Category: Bioscience

Array BioPharma strikes rights deal with Japanese firm worth up to $76M-plus

BOULDER – Array BioPharma Inc. (Nasdaq: ARRY) on Thursday announced that it has struck a deal with a Tokyo-based firm to develop and commercialize an Array-invented drug in Asia for use in pain treatment.

The deal includes $12 million upfront for Boulder-based Array and up to $64 million in milestone payments, plus double-digit royalties on sales.

The Japanese firm, Asahi Kasei Pharma Corp., will have rights to develop and commercialize ARRY-954 for pain, inflammation and other non-cancer indications. Array retains the rights to the drug in the treatment of cancer.

Array also retains all rights to the drug, which is in the preclinical stage, outside of Asia, though the company has announced no plans at this point to develop the drug further on its own.

Array shares, which have languished in recent months, had climbed nearly 5 percent to $3.05 by early afternoon trading Thursday on news of the deal.

ARRY-954 is a Tropomyosin receptor kinase A (TrkA) inhibitor that in preclinical studies has shown the ability to block pain responses in models representing various difficult-to-treat pain conditions such as osteoarthritis pain and chronic low back pain.

“We are excited to partner our TrkA for inflammation/pain program with Asahi Kasei Pharma,” Array CEO Ron Squarer said in a release. “Asahi Kasei Pharma is committed to advancing the program into clinical development, which will unlock its potential future value.”

Array’s proceeds from the deal can be used for any program at the company.

Array drug binimetinib is in Phase 3 clinical trials looking at its use in treating two different types of melanoma as well as ovarian cancer. The company is planning to file with the U.S. Food and Drug Administration for approval to market the drug for use by NRAS melanoma patients in the first half of this year.

AstraZeneca, meanwhile, is conducting advanced trials on Array cancer drug selumetinib as well.

PanTheryx lands $53M investment from Pegasus Capital Advisors

BOULDER — PanTheryx Inc. on Wednesday announced that it has received a $53 million equity investment from Pegasus Capital Advisors that will help boost the worldwide rollout of the Boulder-based company’s product that treats infectious diarrhea.

The cash infusion will help not only with ongoing product development but also PanTheryx’s intent to acquire other firms. President and chief executive Mark Braman said the company could close its first acquisition by the end of April, a move that will allow PanTheryx to bring its manufacturing — currently contracted out to sites in the United States and Malaysia — in-house.

“We’re certainly excited to have completed the transaction with Pegasus,” Braman said. “It will be a big help for the company going forward.”

Braman said he couldn’t comment on the structure of the equity deal or whether the new investment by Pegasus represents a minority or majority stake.

Pegasus manages roughly $1.8 billion in assets, investing in companies focused on areas of global resource scarcity like energy, waste, food, water and health.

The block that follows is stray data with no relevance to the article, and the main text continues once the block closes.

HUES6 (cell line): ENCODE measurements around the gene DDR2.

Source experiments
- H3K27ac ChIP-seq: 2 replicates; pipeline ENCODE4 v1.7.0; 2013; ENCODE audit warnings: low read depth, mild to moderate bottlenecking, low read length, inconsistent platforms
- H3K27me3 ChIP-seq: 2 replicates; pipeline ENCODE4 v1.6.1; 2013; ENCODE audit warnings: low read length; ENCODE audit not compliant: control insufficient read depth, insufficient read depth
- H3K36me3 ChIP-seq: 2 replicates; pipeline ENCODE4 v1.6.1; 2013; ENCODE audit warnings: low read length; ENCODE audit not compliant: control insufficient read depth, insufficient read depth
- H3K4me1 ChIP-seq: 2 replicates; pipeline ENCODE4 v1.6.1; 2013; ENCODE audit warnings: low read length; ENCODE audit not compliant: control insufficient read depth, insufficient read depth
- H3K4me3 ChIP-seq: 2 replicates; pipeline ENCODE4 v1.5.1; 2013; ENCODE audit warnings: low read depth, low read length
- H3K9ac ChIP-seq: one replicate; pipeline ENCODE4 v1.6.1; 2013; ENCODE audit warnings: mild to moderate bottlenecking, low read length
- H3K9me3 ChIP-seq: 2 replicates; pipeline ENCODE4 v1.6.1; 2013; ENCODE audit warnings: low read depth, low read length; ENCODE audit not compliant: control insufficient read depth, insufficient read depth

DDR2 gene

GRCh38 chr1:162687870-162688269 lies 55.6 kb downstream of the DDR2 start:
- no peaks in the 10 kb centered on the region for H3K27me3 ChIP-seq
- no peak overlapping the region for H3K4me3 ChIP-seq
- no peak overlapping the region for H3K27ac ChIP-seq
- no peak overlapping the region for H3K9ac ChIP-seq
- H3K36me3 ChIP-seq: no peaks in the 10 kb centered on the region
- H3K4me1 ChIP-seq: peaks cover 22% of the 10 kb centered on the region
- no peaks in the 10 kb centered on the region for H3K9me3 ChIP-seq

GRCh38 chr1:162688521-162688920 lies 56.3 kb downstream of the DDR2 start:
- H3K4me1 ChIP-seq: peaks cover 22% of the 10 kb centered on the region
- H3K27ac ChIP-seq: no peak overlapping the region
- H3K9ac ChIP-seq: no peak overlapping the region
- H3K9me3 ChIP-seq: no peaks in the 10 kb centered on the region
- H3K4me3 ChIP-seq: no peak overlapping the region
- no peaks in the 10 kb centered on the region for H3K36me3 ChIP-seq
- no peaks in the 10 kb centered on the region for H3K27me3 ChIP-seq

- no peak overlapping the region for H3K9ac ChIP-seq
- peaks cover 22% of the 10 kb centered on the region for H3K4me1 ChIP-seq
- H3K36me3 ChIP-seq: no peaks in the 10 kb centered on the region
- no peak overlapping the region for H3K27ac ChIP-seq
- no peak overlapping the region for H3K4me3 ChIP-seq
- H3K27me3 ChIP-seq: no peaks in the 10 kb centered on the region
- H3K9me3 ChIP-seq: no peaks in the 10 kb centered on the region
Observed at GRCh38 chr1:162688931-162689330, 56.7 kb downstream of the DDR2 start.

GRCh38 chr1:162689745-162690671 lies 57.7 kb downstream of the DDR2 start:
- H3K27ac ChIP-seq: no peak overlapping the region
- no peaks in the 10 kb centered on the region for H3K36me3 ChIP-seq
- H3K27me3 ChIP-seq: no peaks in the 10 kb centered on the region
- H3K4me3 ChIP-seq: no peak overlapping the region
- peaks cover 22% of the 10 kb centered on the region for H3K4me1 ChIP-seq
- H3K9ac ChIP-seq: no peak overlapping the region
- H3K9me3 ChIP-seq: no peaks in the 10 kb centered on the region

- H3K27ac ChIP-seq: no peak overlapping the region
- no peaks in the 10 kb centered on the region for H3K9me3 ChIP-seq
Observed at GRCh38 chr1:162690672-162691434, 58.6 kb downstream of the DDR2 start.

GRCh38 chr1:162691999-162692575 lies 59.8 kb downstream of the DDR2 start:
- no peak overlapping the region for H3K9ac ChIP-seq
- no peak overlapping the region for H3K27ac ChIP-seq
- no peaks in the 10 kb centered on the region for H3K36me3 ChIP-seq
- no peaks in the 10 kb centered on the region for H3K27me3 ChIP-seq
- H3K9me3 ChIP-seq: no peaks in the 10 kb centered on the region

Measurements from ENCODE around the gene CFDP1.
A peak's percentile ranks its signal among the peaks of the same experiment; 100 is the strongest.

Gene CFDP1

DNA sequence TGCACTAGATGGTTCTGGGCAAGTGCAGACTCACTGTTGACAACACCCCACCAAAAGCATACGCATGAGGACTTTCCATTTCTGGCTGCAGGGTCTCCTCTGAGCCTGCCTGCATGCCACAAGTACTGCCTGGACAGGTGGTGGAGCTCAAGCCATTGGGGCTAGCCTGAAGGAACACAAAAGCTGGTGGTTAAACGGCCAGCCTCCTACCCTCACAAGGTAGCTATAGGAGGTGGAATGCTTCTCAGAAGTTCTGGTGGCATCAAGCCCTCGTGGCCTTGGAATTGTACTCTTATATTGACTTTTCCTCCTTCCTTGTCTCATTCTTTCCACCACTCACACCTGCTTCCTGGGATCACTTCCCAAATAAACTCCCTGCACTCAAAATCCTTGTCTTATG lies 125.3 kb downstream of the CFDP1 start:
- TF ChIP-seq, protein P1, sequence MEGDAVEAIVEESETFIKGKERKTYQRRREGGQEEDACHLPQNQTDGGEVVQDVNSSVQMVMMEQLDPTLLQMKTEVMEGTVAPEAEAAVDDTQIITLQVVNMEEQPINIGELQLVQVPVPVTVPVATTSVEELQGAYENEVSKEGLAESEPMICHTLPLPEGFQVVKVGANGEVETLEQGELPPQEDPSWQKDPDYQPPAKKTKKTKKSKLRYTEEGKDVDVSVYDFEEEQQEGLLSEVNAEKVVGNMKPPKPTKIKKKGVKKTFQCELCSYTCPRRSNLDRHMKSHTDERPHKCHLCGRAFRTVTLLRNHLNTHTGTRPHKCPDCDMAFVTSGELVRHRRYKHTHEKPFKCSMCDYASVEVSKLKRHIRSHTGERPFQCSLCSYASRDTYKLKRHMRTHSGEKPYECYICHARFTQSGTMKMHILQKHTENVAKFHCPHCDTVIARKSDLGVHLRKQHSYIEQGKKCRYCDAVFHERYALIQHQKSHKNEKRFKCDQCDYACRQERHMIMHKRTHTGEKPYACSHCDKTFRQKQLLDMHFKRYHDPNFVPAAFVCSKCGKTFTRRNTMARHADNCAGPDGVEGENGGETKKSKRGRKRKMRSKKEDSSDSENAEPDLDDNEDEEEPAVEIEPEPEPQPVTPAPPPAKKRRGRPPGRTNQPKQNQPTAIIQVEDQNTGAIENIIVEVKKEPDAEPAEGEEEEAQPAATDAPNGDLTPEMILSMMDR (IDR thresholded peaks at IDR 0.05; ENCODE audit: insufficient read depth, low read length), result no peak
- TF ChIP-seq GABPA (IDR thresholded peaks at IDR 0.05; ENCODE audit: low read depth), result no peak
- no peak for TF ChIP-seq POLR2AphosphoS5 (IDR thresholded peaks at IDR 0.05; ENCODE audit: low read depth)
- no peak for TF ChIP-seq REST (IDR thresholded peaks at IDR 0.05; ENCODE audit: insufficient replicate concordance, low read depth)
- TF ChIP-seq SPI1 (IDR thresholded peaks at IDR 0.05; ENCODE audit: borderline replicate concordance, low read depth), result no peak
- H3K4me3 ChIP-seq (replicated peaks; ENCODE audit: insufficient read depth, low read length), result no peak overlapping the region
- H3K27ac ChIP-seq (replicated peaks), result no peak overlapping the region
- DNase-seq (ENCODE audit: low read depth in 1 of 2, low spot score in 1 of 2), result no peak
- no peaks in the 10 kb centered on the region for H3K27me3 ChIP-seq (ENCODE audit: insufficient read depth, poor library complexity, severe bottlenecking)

“We view PanTheryx as the cornerstone of our life sciences and microbiome strategy and a platform through which we can partner with other innovative companies that are reimagining traditional approaches to health and wellness,” Pegasus chairman and president Craig Cogut said in a press release.

Founded in 2007, PanTheryx launched its flagship product, DiaResQ, last year in the United States in Passport Health Clinics, which offer advice, immunizations, vaccinations and travel insurance for those traveling abroad. In addition to rolling out internationally in Malaysia, Singapore and Brunei, PanTheryx also launched its product on Amazon earlier this month. The Amazon launch was key given that a large portion of PanTheryx’s business in the United States comes from international travelers.

“In most cases, consumers do a lot of planning when they’re making an international trip in particular,” Braman said. “It’s more of a planned purchase.”

He said retail distribution will start later this year and accelerate rapidly in the first quarter of 2017. Distribution to Mexico, the Philippines, Indonesia and Pakistan will all begin yet in the first half of this year, meanwhile.

PanTheryx has 17 employees, including 13 in Boulder. Braman said he expects the total number to grow by 15 to 20 people by the end of the year, with two-thirds of the new hires in the United States.

The privately held company doesn’t disclose revenue, but Braman said sales are going well so far and that, perhaps more importantly, initial feedback on effectiveness has been strong.

“We’re very encouraged by the results we’re seeing,” Braman said.

GlobeImmune shares slide 15 percent on earnings report

LOUISVILLE — Shares of GlobeImmune Inc. stock were down 15 percent Wednesday after the company’s year-end earnings report, which included a $2.8 million net loss.

Company officials, in the earnings report, stated that the troubled Louisville-based pharmaceutical company (Nasdaq: GBIM) continues to seek strategic transactions that would help maximize shareholder value.

The company’s 2015 loss amounted to 48 cents per share, compared with a loss of $8.04 per share, or $23.4 million, in 2014. Revenue, meanwhile, climbed from $6 million in 2014 to $6.5 million in 2015.

Revenue was boosted by $1.8 million in licensing revenue for its GI-6200 program with Celgene. Lower research and development expense and reduced salary expense due to layoffs last year also contributed to the net loss shrinking.